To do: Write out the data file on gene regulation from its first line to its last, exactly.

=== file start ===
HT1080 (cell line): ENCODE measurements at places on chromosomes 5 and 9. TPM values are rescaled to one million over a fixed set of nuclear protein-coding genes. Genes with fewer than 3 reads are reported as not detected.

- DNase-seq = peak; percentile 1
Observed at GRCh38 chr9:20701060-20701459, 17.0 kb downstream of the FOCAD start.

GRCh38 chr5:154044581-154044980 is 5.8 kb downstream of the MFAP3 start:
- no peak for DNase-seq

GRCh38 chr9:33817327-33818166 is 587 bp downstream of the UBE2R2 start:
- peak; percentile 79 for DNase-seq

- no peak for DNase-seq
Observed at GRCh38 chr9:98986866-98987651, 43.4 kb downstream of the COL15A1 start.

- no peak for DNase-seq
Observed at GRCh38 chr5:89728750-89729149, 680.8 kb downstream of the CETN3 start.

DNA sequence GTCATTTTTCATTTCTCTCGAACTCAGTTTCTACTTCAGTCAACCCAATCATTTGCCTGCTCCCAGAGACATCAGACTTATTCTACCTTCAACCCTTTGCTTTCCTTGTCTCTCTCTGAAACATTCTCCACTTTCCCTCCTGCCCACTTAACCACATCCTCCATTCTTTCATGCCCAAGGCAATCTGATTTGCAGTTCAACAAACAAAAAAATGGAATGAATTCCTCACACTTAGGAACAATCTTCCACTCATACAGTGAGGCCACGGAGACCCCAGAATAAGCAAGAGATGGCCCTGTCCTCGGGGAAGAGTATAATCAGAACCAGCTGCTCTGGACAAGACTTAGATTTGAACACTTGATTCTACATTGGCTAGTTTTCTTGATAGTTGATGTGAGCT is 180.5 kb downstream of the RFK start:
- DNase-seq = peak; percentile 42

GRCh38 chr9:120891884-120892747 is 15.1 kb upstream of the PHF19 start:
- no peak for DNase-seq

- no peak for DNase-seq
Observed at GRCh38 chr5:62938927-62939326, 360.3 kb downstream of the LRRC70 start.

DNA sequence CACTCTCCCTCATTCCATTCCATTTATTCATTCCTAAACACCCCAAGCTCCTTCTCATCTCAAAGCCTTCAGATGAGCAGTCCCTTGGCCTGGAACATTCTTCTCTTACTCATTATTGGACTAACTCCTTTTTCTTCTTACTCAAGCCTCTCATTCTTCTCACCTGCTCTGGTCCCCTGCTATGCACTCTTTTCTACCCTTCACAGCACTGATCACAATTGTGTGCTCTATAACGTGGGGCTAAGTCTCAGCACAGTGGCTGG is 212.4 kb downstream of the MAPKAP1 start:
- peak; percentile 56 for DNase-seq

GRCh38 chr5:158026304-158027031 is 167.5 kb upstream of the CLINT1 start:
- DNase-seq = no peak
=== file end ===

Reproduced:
HT1080 (cell line): ENCODE measurements at places on chromosomes 5 and 9. TPM values are rescaled to one million over a fixed set of nuclear protein-coding genes. Genes with fewer than 3 reads are reported as not detected.

- DNase-seq = peak; percentile 1
Observed at GRCh38 chr9:20701060-20701459, 17.0 kb downstream of the FOCAD start.

GRCh38 chr5:154044581-154044980 is 5.8 kb downstream of the MFAP3 start:
- no peak for DNase-seq

GRCh38 chr9:33817327-33818166 is 587 bp downstream of the UBE2R2 start:
- peak; percentile 79 for DNase-seq

- no peak for DNase-seq
Observed at GRCh38 chr9:98986866-98987651, 43.4 kb downstream of the COL15A1 start.

- no peak for DNase-seq
Observed at GRCh38 chr5:89728750-89729149, 680.8 kb downstream of the CETN3 start.

DNA sequence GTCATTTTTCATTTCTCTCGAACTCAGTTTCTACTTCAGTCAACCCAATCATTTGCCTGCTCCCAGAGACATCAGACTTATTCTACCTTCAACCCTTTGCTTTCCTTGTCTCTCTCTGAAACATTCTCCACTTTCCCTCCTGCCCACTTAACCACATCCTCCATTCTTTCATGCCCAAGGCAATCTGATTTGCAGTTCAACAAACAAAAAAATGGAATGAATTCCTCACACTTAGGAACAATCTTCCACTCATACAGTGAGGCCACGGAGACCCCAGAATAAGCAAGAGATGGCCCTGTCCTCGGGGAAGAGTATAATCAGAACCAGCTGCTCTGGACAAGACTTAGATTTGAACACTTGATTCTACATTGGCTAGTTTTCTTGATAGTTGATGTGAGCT is 180.5 kb downstream of the RFK start:
- DNase-seq = peak; percentile 42

GRCh38 chr9:120891884-120892747 is 15.1 kb upstream of the PHF19 start:
- no peak for DNase-seq

- no peak for DNase-seq
Observed at GRCh38 chr5:62938927-62939326, 360.3 kb downstream of the LRRC70 start.

DNA sequence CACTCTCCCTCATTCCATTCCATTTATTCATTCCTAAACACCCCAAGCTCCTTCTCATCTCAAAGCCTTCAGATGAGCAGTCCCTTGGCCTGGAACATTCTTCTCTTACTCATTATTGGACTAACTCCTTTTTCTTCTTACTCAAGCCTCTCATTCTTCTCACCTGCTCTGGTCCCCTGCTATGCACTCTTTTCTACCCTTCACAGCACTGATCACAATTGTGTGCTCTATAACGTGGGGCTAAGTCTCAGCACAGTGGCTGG is 212.4 kb downstream of the MAPKAP1 start:
- peak; percentile 56 for DNase-seq

GRCh38 chr5:158026304-158027031 is 167.5 kb upstream of the CLINT1 start:
- DNase-seq = no peak